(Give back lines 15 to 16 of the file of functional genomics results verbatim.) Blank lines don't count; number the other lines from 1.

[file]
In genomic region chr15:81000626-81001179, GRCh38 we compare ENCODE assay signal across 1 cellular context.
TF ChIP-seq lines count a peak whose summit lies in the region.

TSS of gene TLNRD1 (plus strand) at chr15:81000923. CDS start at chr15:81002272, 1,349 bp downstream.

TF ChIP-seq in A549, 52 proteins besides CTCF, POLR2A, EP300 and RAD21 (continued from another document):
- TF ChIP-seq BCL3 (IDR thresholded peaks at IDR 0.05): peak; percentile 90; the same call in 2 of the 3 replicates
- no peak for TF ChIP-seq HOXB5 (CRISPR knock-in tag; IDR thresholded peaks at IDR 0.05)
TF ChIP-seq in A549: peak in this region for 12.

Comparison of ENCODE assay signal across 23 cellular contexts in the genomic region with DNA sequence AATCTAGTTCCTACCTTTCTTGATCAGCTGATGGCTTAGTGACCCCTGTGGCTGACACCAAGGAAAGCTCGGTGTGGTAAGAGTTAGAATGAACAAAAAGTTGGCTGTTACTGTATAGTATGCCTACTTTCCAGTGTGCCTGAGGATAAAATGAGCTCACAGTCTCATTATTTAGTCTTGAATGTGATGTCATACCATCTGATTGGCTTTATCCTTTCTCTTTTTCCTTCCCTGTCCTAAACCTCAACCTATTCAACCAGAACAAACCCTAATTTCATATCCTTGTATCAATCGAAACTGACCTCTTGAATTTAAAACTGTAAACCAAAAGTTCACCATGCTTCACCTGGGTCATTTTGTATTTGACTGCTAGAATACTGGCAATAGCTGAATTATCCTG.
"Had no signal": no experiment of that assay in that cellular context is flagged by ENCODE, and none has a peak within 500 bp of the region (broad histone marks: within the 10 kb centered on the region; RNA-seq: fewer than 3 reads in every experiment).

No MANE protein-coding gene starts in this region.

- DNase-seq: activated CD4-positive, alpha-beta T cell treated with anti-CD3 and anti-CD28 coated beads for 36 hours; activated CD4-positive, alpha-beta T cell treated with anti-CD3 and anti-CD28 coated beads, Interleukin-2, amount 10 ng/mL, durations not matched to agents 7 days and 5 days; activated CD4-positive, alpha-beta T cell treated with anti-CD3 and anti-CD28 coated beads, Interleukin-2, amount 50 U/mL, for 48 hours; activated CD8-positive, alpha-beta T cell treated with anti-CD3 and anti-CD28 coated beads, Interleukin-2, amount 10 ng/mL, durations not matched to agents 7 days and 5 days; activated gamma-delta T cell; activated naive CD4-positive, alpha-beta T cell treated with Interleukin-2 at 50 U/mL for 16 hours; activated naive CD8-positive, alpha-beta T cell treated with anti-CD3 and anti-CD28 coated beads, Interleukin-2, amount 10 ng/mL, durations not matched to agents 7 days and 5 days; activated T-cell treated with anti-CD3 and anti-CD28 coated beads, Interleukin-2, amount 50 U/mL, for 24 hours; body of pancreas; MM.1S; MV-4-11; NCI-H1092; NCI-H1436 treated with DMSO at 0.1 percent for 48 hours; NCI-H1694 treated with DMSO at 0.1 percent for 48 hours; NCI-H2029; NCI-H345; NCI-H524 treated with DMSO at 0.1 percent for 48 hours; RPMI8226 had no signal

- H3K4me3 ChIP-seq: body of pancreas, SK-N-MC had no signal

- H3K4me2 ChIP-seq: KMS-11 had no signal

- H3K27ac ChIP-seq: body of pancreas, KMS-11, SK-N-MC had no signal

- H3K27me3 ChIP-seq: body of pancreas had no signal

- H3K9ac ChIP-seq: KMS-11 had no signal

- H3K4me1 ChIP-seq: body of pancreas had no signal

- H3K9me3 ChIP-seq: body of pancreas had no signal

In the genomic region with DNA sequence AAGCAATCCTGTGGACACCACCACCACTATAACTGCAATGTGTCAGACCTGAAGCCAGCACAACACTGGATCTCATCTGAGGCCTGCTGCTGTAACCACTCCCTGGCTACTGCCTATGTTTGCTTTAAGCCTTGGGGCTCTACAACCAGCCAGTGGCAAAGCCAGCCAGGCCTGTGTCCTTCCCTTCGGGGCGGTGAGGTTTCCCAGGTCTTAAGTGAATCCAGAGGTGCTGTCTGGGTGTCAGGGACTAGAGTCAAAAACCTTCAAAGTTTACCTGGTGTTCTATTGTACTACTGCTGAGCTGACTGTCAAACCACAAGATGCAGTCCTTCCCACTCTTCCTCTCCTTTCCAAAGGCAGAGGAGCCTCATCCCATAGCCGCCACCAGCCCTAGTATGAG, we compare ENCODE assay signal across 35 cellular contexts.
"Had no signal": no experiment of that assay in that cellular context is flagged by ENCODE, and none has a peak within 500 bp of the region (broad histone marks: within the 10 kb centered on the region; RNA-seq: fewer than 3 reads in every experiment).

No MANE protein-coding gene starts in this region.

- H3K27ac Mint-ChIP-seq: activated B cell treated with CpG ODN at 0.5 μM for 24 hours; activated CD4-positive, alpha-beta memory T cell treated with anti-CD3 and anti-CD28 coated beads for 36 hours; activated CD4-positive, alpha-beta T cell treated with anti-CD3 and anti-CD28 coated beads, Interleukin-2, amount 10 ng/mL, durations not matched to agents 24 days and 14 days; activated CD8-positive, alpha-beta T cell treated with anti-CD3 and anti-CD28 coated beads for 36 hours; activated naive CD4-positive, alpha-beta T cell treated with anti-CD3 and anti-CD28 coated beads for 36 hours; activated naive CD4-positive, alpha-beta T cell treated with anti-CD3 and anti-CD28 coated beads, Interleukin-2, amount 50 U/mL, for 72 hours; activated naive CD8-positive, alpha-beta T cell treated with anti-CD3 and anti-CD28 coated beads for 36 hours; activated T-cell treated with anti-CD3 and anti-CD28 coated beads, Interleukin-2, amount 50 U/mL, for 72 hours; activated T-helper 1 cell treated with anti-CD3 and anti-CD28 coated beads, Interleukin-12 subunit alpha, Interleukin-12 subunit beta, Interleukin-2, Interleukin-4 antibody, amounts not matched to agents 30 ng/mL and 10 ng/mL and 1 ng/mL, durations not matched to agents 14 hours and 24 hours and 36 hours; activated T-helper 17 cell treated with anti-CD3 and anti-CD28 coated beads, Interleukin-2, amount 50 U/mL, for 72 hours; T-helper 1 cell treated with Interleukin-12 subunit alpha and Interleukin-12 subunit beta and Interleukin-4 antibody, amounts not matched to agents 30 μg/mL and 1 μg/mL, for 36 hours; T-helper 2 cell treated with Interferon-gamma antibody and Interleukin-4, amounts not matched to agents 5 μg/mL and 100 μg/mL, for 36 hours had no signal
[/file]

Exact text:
- H3K27me3 ChIP-seq: body of pancreas had no signal

- H3K9ac ChIP-seq: KMS-11 had no signal